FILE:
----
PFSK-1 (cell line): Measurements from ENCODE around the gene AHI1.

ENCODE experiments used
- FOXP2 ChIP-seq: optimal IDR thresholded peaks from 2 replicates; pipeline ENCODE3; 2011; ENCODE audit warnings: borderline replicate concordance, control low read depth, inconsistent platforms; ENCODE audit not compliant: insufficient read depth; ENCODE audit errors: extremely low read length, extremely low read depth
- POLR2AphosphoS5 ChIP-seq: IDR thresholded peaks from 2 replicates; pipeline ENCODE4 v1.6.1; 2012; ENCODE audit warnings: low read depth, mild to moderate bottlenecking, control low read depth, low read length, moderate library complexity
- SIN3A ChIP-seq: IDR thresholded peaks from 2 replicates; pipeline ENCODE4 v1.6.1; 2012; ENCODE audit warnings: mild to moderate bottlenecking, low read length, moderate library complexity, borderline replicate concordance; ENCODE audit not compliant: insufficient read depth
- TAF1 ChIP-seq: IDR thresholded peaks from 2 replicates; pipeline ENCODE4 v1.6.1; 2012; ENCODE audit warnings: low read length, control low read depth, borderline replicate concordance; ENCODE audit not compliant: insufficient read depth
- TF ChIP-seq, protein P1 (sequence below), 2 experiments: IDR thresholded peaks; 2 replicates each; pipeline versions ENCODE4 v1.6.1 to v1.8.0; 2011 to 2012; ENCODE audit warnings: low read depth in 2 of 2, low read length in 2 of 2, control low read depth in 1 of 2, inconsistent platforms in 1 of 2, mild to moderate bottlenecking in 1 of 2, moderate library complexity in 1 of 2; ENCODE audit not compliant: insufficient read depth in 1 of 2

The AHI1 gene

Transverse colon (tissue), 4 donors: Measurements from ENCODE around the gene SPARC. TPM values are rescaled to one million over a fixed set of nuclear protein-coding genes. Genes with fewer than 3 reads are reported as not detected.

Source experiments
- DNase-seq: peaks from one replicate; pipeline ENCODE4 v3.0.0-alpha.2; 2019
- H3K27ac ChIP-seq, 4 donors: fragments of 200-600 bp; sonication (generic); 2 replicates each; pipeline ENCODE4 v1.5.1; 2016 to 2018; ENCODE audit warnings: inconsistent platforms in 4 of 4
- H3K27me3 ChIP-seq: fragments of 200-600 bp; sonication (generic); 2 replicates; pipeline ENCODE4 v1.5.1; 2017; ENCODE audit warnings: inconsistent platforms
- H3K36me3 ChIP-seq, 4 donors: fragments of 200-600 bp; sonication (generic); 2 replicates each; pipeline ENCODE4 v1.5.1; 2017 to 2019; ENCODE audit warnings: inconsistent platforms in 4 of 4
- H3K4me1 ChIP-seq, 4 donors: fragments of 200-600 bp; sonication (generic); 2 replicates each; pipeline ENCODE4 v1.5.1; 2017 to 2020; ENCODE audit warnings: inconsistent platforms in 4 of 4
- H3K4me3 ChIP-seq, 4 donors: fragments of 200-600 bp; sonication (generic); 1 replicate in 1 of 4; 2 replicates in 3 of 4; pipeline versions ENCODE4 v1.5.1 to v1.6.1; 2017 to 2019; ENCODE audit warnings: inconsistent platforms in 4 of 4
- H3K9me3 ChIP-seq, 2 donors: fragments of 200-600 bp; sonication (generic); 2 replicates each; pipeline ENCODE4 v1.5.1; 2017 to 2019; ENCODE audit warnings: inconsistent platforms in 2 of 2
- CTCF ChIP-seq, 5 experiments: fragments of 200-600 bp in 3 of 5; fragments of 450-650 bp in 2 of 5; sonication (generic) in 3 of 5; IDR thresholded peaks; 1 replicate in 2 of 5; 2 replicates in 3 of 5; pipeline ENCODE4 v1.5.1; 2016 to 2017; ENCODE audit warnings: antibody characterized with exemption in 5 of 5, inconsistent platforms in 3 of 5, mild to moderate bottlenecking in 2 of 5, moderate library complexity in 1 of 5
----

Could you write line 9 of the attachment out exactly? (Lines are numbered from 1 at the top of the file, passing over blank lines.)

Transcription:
Transverse colon (tissue), 4 donors: Measurements from ENCODE around the gene SPARC. TPM values are rescaled to one million over a fixed set of nuclear protein-coding genes. Genes with fewer than 3 reads are reported as not detected.